Picture this: Imaging pioneer brings UT MD Anderson an innovative, collaborative focus on capturing cancer as complex system at home in its host
Leader David Piwnica-Worms drawn by exciting vision, opportunities, resources
MD Anderson News Release 02/15/13
Physician-scientist David Piwnica-Worms, M.D., Ph.D. whose creative and pioneering approach to visually capturing molecular processes in action has made him a leader in the field, will assume two important leadership posts at The University of Texas MD Anderson Cancer Center.
Piwnica-Worms will chair MD Anderson's Department of Cancer Systems Imaging and will be deputy division head, research affairs, for the Division of Diagnostic Imaging as of June 1.
"The opportunities available at MD Anderson are truly exciting," Piwnica-Worms said. "Ron DePinho articulates a stimulating vision - the Moon Shots Program, the dedication there to enhancing basic and preclinical science to better inform and advance the institution's wonderful, well-established clinical mission and the resources dedicated to that mission are all inspiring."
MD Anderson in September launched its Moon Shots Program, an unprecedented effort to dramatically accelerate the pace of converting scientific discoveries into clinical advances to reduce cancer deaths, starting with eight cancers.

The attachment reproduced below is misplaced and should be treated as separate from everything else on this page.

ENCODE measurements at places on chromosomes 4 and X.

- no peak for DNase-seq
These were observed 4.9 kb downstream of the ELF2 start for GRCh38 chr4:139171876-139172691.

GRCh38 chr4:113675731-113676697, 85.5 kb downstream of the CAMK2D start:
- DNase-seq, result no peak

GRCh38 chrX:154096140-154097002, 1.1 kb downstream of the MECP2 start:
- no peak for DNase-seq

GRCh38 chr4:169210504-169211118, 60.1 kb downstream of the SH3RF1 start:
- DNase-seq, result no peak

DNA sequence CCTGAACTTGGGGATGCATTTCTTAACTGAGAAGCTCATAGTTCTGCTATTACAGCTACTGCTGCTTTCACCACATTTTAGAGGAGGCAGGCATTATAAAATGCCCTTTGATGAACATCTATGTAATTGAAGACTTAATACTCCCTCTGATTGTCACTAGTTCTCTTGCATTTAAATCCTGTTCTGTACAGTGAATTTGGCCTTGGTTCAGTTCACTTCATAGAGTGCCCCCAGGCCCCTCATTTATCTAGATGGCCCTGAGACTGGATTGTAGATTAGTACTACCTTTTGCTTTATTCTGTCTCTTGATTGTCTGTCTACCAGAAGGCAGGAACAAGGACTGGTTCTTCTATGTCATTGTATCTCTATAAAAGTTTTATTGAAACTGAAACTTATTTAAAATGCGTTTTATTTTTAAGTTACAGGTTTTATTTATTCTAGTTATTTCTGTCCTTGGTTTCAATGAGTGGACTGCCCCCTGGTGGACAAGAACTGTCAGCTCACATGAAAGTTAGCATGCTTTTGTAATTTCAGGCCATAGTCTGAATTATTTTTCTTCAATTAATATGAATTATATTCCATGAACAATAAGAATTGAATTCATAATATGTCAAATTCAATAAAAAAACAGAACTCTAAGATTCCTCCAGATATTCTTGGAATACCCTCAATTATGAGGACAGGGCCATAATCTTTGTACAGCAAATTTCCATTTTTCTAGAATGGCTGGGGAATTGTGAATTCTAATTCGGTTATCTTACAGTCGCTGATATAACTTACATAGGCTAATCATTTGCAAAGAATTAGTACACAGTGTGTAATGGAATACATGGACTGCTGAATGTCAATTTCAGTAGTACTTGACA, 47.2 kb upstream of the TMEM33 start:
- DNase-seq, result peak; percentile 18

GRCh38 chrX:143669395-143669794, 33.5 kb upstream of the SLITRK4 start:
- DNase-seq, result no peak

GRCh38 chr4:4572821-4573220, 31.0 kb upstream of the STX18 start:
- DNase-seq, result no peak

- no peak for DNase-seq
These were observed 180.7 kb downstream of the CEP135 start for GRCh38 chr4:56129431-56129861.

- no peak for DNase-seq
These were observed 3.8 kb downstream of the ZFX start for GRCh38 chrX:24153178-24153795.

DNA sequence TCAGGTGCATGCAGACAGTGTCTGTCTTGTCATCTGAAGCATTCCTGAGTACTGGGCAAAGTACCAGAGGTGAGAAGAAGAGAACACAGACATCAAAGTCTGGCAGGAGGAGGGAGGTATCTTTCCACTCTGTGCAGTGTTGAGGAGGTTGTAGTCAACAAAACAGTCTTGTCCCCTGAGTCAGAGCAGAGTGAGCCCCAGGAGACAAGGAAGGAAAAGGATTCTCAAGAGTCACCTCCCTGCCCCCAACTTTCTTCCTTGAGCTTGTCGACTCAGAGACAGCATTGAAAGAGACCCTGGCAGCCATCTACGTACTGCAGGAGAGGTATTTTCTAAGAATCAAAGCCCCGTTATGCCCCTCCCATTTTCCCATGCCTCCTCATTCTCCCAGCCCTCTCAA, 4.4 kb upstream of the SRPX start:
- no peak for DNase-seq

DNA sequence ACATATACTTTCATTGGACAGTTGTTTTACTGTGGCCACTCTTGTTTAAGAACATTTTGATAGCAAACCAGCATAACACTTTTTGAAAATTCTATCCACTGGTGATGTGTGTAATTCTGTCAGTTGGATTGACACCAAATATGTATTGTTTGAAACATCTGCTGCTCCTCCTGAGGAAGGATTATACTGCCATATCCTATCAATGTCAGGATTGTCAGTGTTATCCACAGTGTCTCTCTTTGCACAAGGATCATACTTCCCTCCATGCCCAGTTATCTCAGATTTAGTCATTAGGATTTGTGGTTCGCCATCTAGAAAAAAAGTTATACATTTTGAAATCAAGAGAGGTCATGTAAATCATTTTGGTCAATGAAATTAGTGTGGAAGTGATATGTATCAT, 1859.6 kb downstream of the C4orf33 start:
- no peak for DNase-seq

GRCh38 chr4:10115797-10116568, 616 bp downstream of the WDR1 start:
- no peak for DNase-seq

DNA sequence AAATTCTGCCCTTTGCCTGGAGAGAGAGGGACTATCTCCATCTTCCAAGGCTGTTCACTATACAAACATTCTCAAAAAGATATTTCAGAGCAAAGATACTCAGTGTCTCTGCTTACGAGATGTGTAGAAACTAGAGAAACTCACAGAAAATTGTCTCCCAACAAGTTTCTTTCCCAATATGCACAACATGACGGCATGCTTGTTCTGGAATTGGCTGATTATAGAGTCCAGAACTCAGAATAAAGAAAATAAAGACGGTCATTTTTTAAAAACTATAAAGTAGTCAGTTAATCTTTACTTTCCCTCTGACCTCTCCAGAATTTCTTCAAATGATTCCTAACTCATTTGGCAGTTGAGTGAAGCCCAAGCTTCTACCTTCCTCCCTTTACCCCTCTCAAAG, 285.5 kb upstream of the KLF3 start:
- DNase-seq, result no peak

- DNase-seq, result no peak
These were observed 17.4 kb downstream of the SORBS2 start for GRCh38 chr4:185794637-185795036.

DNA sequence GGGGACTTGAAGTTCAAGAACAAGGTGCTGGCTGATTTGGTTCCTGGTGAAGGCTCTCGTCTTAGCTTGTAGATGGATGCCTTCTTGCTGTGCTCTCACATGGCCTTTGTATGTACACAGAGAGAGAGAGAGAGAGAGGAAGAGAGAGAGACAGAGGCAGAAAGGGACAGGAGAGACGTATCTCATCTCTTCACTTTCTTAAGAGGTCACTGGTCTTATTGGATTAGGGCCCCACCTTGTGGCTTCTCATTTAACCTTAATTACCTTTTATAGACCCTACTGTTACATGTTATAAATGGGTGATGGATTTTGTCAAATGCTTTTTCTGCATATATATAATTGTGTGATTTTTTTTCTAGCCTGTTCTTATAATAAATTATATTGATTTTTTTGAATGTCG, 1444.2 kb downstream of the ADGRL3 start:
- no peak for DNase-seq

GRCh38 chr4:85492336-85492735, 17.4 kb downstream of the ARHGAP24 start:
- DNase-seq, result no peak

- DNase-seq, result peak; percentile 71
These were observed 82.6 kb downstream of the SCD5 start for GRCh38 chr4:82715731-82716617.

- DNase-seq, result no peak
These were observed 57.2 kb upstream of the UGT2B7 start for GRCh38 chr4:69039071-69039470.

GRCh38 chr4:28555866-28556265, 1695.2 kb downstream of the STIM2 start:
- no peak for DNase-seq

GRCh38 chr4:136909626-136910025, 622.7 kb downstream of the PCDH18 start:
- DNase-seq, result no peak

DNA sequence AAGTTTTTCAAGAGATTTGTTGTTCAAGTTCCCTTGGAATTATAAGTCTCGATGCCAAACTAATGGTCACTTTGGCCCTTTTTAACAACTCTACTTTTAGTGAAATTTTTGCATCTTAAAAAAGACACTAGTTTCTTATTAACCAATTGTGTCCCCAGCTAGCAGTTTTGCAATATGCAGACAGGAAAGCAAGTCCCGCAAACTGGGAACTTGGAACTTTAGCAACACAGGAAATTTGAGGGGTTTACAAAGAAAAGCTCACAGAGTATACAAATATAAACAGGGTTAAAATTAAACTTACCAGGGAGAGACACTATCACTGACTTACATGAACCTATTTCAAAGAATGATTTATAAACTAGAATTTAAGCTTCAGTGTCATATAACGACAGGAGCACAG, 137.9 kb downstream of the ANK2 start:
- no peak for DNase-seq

DePinho, MD Anderson's president, said he has long admired Piwnica-Worms' groundbreaking work as director of the Washington University Medical School Molecular Imaging Center and its BRIGHT Institute (Bridging Research with Imaging, Genomics and High-Throughput Technologies).
"David is a giant in molecular imaging and has the leadership skills to bring together multi-disciplinary teams to solve important clinical problems," DePinho said. "His passion for translating research to the clinic to help patients and MD Anderson's great culture will catalyze advances in imaging science here and throughout the field."
Piwnica-Worms has been at the St.Louis medical school for almost 20 years. "On a personal level, we've had a wonderful run at WU, with wonderful colleagues and great experiences. Our move is a reflection of the challenges and excitement of a new opportunity."